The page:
Are White Men the Dumbest People in the World? TV Advertisers Seem to Think So

I admit it; I am a TV addict. Being a writer is a lonely job. I write two blogs and I’m now marketing a book. My dog Ozzie and my TV sets keep me company. It’s mostly news show that I watch . . . or listen to . . . or just have on in the background to keep me company.
But I catch enough of junk TV to see a lot of commercials. Actually, commercials keep me up on what crap a lot of advertisers are foisting upon the American consumer. By the way, is there ever a day when Kohl’s is not having a huge sale?

TV commercial
Yoplait commercial in which the husband is clueless that his desserts are really Yoplait yogurt . . . duh!

Here’s what I’ve noticed about a certain technique advertisers employ in order to make certain segments of their target audience feel good about themselves. In humorous commercials at least 90 percent of the time, white men are dolts. Idiots. Morons.  At the top of the intelligence heap are black women. They are followed closely by Asian and white women. Then come Asian men, followed by black men and children of any ethnicity. Finally comes the lowly white guy.
Now these are not hard and fast rules. There is some limited upward and downward mobility between levels, but just a little. Forgive me for leaving out Latinos, but advertisers don’t identify them much in commercials and when they do, the families seem to be stuck just interacting within their own culture.
Let me demonstrate a few examples. There’s the former State Farm Insurance customer who calls his former agent and cries that he ran his car up a pole. She’s compassionate. He’s an idiot.
There’s the AT&T Internet customer whose whole family understands that their Web connection is wireless but he just can’t understand it, much to the disdain of his daughter.
How about the guy who walks into the kitchen, overhears his wife talking on the phone about the delicious dessert flavors of Yoplait yogurt, and starts looking for the desserts in the fridge? That is until she derisively asks him, “What are you doing?”
In commercials, there are mostly black doctors of either sex. There are no dumb Asian or black women. Black men are only dumb in comparison to others above them in the hierarchy.
After much contemplation I have figured out the why the world of humorous commercials is so ordered. There are two prongs to my theory. White guys have a disproportionate influence in society. And they are not all that sensitive to being at the bottom of the TV commercial pile. They can laugh at being made fun of.
But by making women, and particularly minorities, feel good in relation to the product being sold, the advertiser creates a humorous and positive association with its product or service.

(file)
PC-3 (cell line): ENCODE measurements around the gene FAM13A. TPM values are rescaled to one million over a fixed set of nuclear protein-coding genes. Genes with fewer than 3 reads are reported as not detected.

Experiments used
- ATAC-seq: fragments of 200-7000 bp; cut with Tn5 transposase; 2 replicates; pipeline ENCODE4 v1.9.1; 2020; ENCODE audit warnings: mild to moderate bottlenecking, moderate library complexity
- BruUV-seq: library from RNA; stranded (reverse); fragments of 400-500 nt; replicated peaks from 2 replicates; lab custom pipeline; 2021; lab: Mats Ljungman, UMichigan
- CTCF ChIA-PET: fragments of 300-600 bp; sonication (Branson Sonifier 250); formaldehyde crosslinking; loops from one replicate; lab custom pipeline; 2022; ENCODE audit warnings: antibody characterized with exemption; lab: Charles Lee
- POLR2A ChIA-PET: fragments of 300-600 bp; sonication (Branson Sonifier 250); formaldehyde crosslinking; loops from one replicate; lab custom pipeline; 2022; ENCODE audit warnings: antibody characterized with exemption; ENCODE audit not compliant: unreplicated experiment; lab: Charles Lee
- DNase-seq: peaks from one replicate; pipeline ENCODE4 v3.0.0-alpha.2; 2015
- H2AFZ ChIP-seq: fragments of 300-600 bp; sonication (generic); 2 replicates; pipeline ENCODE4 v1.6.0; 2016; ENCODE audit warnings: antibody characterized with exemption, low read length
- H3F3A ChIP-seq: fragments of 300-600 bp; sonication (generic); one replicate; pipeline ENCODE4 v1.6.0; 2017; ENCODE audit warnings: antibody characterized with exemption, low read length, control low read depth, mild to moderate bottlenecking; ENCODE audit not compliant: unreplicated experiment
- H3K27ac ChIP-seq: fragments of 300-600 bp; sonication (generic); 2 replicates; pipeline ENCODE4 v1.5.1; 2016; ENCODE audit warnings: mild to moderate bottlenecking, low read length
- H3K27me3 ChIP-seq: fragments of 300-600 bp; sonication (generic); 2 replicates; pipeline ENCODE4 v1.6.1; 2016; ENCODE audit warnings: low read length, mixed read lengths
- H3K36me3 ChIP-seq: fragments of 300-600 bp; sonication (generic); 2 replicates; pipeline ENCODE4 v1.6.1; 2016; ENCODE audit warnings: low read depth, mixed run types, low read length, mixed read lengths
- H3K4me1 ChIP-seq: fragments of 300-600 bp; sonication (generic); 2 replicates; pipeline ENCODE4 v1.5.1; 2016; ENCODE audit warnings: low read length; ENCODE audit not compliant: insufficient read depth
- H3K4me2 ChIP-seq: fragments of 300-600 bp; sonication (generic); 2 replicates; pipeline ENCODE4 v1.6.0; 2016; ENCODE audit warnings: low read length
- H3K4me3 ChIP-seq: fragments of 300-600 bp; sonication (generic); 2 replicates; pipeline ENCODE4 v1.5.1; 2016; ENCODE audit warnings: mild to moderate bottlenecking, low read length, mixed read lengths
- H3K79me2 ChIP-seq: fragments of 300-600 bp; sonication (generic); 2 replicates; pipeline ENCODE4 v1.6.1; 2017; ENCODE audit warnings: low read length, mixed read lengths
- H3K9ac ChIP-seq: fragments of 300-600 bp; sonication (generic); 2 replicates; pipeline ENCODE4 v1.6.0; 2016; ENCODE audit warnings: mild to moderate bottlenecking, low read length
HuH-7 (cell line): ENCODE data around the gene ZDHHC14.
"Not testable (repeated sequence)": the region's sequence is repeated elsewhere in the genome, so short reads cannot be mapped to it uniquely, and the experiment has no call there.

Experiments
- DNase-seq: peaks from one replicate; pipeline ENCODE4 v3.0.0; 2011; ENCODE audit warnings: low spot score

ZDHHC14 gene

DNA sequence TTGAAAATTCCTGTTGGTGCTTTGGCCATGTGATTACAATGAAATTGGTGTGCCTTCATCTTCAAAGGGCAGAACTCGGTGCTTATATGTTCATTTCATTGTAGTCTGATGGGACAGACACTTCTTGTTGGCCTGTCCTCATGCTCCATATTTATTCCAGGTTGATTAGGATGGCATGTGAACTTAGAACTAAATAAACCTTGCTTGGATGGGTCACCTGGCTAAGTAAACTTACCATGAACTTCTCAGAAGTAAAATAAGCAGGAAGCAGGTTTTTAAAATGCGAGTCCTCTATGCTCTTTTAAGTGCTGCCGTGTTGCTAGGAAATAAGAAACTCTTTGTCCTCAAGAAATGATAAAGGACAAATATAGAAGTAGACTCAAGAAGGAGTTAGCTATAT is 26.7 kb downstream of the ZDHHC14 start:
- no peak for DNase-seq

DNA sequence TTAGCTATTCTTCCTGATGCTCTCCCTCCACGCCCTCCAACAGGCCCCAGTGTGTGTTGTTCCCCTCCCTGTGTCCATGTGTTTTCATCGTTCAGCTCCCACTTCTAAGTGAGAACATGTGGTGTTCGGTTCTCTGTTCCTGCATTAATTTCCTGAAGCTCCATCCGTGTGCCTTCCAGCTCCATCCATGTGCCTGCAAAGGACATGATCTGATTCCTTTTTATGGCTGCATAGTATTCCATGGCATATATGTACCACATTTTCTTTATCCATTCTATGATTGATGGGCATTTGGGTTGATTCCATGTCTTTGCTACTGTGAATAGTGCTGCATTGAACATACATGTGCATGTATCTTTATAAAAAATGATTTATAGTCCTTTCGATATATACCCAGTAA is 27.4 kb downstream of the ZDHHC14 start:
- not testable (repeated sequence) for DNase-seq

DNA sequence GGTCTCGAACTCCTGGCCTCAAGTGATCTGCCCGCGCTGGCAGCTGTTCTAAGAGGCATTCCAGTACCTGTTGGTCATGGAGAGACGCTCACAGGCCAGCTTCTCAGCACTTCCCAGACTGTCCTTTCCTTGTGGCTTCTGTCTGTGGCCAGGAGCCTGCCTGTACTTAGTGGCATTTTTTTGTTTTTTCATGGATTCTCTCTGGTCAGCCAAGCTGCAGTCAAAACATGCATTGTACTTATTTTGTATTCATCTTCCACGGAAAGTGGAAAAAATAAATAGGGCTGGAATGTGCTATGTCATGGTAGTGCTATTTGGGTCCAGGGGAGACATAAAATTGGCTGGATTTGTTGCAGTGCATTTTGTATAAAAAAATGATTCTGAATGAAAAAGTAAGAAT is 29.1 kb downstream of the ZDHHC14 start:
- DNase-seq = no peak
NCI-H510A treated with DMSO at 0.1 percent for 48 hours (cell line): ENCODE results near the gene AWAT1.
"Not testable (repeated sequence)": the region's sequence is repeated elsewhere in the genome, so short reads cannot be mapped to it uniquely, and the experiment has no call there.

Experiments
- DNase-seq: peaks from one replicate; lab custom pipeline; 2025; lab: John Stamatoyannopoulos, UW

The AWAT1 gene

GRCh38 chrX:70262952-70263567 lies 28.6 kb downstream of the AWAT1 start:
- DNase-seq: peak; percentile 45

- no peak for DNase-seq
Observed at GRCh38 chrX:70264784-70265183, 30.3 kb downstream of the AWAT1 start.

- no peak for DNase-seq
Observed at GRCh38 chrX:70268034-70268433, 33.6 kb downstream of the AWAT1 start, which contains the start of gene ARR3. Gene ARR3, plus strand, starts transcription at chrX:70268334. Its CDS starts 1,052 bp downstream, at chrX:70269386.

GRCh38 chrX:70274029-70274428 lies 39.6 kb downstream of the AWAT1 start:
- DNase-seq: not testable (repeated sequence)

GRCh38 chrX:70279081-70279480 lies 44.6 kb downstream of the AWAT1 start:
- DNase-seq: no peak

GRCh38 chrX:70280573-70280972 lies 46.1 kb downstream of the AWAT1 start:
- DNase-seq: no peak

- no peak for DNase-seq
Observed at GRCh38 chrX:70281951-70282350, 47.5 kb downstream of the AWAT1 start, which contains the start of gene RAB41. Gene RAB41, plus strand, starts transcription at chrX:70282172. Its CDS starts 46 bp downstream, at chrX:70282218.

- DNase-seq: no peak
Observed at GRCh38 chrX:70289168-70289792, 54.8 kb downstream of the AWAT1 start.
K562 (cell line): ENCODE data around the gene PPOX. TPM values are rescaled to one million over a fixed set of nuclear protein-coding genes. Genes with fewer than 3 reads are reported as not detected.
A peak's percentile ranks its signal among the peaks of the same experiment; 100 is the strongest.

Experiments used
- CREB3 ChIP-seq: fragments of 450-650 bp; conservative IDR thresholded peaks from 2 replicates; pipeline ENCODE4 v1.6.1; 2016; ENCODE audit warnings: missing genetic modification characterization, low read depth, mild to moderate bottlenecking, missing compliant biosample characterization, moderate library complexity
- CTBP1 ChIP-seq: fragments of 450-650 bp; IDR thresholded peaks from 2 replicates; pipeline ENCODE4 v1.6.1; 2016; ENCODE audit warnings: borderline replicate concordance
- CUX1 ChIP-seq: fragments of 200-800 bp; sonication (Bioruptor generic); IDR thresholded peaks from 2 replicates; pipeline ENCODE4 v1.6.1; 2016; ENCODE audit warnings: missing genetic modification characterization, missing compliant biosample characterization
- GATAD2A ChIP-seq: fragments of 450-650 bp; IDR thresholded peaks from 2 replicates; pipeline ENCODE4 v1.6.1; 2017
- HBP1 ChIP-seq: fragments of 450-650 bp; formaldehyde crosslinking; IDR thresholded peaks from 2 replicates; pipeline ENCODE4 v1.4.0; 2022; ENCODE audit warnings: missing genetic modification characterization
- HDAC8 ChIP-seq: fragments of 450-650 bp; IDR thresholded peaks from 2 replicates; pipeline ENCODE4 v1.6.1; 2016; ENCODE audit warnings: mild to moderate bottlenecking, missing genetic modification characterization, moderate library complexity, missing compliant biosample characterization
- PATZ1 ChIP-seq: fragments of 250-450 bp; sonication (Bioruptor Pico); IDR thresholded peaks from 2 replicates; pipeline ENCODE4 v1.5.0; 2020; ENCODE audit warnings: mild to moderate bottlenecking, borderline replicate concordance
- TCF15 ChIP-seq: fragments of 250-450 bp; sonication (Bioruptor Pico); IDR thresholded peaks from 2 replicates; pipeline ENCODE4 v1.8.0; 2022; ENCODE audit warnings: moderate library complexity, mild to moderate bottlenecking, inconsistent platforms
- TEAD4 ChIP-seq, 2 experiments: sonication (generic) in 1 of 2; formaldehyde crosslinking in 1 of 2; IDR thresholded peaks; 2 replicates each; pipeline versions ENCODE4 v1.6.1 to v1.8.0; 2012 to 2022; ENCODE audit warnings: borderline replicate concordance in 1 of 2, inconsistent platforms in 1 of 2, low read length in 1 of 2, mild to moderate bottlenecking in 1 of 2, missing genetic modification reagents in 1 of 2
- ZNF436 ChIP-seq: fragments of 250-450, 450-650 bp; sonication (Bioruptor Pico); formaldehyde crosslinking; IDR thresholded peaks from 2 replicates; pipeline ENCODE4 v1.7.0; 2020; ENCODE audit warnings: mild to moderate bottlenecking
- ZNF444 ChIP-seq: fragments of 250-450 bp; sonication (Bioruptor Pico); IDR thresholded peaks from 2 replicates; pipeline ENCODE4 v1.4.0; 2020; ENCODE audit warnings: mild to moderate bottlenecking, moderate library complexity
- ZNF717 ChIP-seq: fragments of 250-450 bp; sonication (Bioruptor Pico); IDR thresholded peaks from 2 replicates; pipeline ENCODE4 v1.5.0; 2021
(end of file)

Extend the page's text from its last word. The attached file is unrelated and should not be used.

The second aspect of this phenomenon is that men – particularly white men –– control “Madison Avenue,” as the ad business is often called. So white guys flatter minorities and women in order to dupe them into buying the stuff the advertisers and their ad agencies are hawking. So while everyone else gets to feel superior, white guys (predominantly) are manipulating them.

Personally, I find this phenomenon disturbing. Sexism is sexism. Racism is racism. Period. The John Gray book Men are From Mars, Women are From Venus, did a lot to promote the “men do this, women do that” mentality that pervades so much of television, radio, and publishing. It leads to viewpoints that generalize sex-defined behavior and ignore the behaviors of sensitive men, coarse women, and everything in between.
As a white man, while I enjoy funny beer commercials I also resent being generalized as a sex crazed oaf (no matter how true it is of me personally) who makes consistently stupid choices.

I don’t give a damn what it sells.


Here’s a Bright Idea – Energy Efficient Lightbulbs

In case you haven’t heard, the federal government is about to rock your dark little world. Before you go out and buy a lamp that uses a traditional incandescent bulb, keep in mind that buying replacement bulbs will be very difficult.
Here are the who, what, when, where, why and how of these changes:
Most ordinary bulbs, the type introduced by Tom Edison more than a century and a quarter ago, waste their energy consumption by putting out lots of heat. That’s why you can’t touch such a bulb with your bare hand after it’s been on for a moment or two. So, most of the energy is expended as heat, not light. The government wants less of that energy wasted. The aim is to save Americans $13 billion per year and reduce CO2 emissions by 100 million tons annually.